Cut off from all other sources of aid, the SRV turned to the Soviet Union for loans and technical advisers. The SRV reasoned that, faced with widespread hunger and enormous health problems, restoring agricultural production was paramount. The government therefore seized private property, collectivized plantations, and nationalized businesses. About 1 million civilians were forcibly moved from cities to new economic zones. Mismanagement and corruption became common, and popular disillusion with the regime grew. At the Sixth Party Congress in 1986, the SRV leadership declared Communism a failed experiment and vowed radical change. Calling the reforms doi moi (economic renovation), the SRV opened Vietnam to capitalism. After the collapse of the USSR in 1991, the SRV leadership was forced to move further in this direction.


Stepping up efforts to find American MIAs and cooperating with World Bank and IMF guidelines for economic reform. Vietnam worked to improve relations with the United States. In February 1994 President Bill Clinton lifted the trade embargo, and on July 11, 1995, the United States formally restored full diplomatic relations with Vietnam.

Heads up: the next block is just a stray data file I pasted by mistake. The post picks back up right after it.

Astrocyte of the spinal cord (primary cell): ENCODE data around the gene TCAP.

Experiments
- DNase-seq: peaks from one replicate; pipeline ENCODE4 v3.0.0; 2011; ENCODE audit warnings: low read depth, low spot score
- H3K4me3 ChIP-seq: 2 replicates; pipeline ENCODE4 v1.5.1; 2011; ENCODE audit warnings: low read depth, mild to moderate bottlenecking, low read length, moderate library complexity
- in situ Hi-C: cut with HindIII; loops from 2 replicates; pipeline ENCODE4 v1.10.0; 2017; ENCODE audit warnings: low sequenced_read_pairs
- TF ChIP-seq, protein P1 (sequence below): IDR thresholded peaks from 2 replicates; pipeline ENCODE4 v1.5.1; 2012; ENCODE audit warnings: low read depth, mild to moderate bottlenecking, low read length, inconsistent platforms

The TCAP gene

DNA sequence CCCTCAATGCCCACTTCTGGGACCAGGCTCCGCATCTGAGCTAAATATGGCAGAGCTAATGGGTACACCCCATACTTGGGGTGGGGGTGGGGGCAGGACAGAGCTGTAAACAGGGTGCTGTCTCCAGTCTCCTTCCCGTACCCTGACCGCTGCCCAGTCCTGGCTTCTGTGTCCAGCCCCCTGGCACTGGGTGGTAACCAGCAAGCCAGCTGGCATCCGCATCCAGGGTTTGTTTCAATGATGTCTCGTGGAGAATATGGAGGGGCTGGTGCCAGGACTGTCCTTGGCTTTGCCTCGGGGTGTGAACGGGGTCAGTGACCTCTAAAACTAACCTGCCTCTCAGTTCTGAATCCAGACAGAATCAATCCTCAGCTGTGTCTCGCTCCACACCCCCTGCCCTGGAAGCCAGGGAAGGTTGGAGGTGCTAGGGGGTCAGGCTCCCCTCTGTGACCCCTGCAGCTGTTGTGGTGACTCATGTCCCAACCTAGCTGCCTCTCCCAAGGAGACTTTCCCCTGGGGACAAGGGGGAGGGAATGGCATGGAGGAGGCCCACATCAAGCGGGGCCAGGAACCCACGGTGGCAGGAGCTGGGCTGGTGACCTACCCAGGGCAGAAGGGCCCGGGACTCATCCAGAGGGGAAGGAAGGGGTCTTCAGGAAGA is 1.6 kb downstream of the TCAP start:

Summary


As a result of more than eight years of these methods of warfare, it is estimated that more than 2 million Vietnamese were killed, 3 million wounded, and hundreds of thousands of children orphaned. IT has been estimated that about 12 million Indochinese people became refugees. Between April 1975 and July 1982, approximately 1,218,000 were resettled in more than 16 countries. About 500,000, the so-called boat people, tried to flee Vietnam by sea; according to rough estimates, 10 to 15 percent of these died, and those who survived the great hardships of their voyages were eventually faced with entry ceilings in the countries that agreed to accept them for resettlement.